Universities typically do not give much thought to psychometrics even though a significant amount of testing occurs in higher education, especially with the move to online learning and MOOCs.  Given that many of the exams are high stakes (consider a certificate exam after completing a year-long graduate program!), psychometricians should be used in the establishment of legally defensible cutscores and in statistical analysis to ensure reliable tests, and professionally designed assessment systems used for developing and delivering tests, especially with enhanced security.



Have you ever taken a survey at your doctor’s office, or before/after a surgery?  Perhaps a depression or anxiety inventory at a psychotherapist?  Psychometricians have worked on these.


The Test Development Cycle

Psychometrics is the core of the test development cycle, which is the process of developing a strong exam.  It is sometimes called similar names like assessment lifecycle.

test development cycle job task analysis psychometrics

You will recognize some of the terms from the introduction earlier.  What we are trying to demonstrate here is that those questions are not standalone topics, or something you do once and simply file a report.  An exam is usually a living thing.  Organizations will often be republishing a new version every year or 6 months, which means that much of the cycle is repeated on that timeline.  Not all of it is; for example, many orgs only do a job analysis and standard setting every 5 years.

Consider a certification exam in healthcare.  The profession does not change quickly because things like anatomy never change and medical procedures rarely change (e.g., how to measure blood pressure).  So, every 5 years it does a job analysis of its certificants to see what they are doing and what is important.  This is then converted to test blueprints.  Items are re-mapped if needed, but most likely do not need it because there are probably only minor changes to the blueprints.  Then a new cutscore is set with the modified-Angoff method, and the test is delivered this year.  It is delivered again next year, but equated to this year rather than starting again.  However, the item statistics are still analyzed, which leads to a new cycle of revising items and publishing a new form for next year.


Example of Psychometrics in Action

Here is some output from our Iteman software.  This is deeply analyzing a single question on English vocabulary, to see if the student knows the word alleviate.  About 70% of the students answered correctly, with a very strong point-biserial.  The distractor P values were all in the minority and the distractor point-biserials were negative, which adds evidence to the validity.  The graph shows that the line for the correct answer is going up while the others are going down, which is good.  If you are familiar with item response theory, you’ll notice how the blue line is similar to an item response function.  That is not a coincidence.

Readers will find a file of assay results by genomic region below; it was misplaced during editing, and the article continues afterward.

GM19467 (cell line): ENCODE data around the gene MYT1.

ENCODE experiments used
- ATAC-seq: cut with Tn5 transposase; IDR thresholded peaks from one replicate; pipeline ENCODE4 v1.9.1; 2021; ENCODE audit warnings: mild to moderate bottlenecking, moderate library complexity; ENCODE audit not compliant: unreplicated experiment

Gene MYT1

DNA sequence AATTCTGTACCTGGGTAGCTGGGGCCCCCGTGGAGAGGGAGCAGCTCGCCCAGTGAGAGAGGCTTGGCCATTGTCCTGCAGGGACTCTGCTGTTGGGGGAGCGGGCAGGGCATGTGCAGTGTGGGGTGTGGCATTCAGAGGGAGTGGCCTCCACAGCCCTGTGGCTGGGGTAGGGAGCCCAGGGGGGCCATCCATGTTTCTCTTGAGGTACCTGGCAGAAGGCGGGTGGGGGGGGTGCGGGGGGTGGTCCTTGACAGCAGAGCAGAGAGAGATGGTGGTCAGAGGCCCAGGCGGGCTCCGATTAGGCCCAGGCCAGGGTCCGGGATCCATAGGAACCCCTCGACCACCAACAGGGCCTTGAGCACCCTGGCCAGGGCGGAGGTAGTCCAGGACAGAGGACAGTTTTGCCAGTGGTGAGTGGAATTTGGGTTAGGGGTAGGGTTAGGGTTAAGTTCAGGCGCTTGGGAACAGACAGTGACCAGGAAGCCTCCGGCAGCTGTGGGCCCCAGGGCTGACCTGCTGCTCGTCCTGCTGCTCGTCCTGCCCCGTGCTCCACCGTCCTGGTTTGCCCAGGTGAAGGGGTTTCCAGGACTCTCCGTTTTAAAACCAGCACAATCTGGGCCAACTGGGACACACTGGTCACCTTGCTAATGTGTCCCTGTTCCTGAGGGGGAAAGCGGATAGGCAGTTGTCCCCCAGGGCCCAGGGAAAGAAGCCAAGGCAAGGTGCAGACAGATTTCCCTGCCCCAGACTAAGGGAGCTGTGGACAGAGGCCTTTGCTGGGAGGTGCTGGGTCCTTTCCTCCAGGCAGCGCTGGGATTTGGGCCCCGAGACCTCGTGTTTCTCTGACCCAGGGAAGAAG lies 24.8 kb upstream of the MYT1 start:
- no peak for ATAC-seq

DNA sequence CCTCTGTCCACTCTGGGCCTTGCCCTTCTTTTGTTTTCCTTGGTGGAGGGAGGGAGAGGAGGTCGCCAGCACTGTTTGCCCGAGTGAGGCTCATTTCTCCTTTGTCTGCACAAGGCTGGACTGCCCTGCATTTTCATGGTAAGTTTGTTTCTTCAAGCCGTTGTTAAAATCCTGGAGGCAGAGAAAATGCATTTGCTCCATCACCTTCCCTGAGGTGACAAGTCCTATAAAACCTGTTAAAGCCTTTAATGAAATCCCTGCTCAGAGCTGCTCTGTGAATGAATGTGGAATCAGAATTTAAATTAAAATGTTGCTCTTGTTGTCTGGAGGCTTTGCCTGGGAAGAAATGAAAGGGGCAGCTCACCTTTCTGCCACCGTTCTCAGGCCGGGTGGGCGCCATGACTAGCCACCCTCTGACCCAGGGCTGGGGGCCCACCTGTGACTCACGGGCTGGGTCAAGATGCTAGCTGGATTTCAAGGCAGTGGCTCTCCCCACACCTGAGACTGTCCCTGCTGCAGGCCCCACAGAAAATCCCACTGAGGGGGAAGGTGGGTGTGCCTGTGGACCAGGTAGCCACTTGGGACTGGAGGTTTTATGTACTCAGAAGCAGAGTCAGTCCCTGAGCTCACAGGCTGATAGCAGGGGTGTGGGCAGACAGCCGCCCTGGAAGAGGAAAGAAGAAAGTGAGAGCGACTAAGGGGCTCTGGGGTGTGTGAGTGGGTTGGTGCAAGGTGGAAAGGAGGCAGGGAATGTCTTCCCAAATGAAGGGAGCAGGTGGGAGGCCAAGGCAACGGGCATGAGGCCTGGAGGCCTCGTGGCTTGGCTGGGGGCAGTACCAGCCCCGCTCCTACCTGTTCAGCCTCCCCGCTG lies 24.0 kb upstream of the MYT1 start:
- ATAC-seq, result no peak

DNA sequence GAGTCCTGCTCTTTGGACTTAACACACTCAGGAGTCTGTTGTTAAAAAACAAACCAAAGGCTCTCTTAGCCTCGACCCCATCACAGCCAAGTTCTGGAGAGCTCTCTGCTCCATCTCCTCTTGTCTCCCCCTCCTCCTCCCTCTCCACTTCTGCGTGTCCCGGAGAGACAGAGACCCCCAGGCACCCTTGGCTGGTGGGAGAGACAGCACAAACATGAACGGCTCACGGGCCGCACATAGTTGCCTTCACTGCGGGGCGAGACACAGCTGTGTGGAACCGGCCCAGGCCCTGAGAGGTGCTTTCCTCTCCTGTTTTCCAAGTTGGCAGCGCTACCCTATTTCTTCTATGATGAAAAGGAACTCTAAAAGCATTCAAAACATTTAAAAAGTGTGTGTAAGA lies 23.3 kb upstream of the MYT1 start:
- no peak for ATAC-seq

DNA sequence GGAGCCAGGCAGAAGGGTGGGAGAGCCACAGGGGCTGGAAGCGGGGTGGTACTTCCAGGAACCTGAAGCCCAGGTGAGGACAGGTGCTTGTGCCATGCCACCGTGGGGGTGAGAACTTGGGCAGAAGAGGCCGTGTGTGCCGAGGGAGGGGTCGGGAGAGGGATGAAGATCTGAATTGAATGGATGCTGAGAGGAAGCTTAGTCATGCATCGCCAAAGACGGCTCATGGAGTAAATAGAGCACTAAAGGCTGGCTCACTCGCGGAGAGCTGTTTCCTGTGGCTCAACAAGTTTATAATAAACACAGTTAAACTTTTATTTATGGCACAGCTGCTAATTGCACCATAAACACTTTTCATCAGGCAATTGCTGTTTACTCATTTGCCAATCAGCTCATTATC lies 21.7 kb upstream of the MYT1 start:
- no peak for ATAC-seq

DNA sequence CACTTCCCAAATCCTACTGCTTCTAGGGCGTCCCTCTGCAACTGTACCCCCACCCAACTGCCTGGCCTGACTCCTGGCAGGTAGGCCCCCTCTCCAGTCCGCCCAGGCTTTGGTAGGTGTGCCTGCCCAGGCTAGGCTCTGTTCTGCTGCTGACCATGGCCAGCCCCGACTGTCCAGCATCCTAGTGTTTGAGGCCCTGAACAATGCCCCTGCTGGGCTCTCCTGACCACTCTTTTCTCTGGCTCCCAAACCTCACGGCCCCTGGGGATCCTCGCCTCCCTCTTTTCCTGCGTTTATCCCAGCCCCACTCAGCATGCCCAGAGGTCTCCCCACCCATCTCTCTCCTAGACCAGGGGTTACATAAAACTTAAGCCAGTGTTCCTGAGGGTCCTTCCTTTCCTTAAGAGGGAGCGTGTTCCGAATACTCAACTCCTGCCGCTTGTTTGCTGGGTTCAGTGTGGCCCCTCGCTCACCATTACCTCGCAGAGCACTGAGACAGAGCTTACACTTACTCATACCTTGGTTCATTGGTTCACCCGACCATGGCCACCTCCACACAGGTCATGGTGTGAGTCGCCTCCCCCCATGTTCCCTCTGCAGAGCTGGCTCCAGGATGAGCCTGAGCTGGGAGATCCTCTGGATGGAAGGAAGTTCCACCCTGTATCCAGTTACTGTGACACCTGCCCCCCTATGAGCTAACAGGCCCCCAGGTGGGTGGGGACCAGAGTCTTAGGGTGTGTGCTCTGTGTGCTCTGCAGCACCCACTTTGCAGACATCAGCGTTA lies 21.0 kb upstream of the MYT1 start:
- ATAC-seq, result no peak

FastTest Iteman Psychometrics Analysis


Now, let’s look at another one, which is more interesting.  Here’s a vocab question about the word confectioner.  Note that only 37% of the students get it right… even though there is a 25% chance just of guessing!!!  However, the point-biserial discrimination remains very strong at 0.49.  That means it is a really good item.  It’s just hard, which means it does a great job to differentiate amongst the top students.

Confectioner confetti


Psychometrics looks fun!  How can I join the band?

You will need a graduate degree.  I recommend you look at the NCME website with resources for students.  Good luck!

Already have a degree and looking for a job?  Here’s the two sites that I recommend:

NCME – Also has a job listings page that is really good (

Horizon Search – Headhunter for Psychometricians and I/O Psychologists

Samejima’s (1969) Graded Response Model (GRM, sometimes SGRM) is an extension of the two parameter logistic model (2PL) within the item response theory (IRT) paradigm.  IRT provides a number of benefits over classical test theory, especially regarding the treatment of polytomous items; learn more about IRT vs. CTT here.


What is the Graded Response Model?

GRM is a family of latent trait (latent trait is a variable that is not directly measurable, e.g. a person’s level of neurosis, conscientiousness or openness) mathematical models for grading responses that was developed by Fumiko Samejima (1969) and has been utilized widely since then. GRM is also known as Ordered Categorical Responses Model as it deals with ordered polytomous categories that can relate to both constructed-response or selected-response items where examinees are supposed to obtain various levels of scores like 0-4 points. In this case, the categories are as follows: 0, 1, 2, 3, and 4; and they are ordered. ‘Ordered’ means what it says, that there is a specific order or ranking of responses. ‘Polytomous’ means that the responses are divided into more than two categories, i.e., not just correct/incorrect or true/false.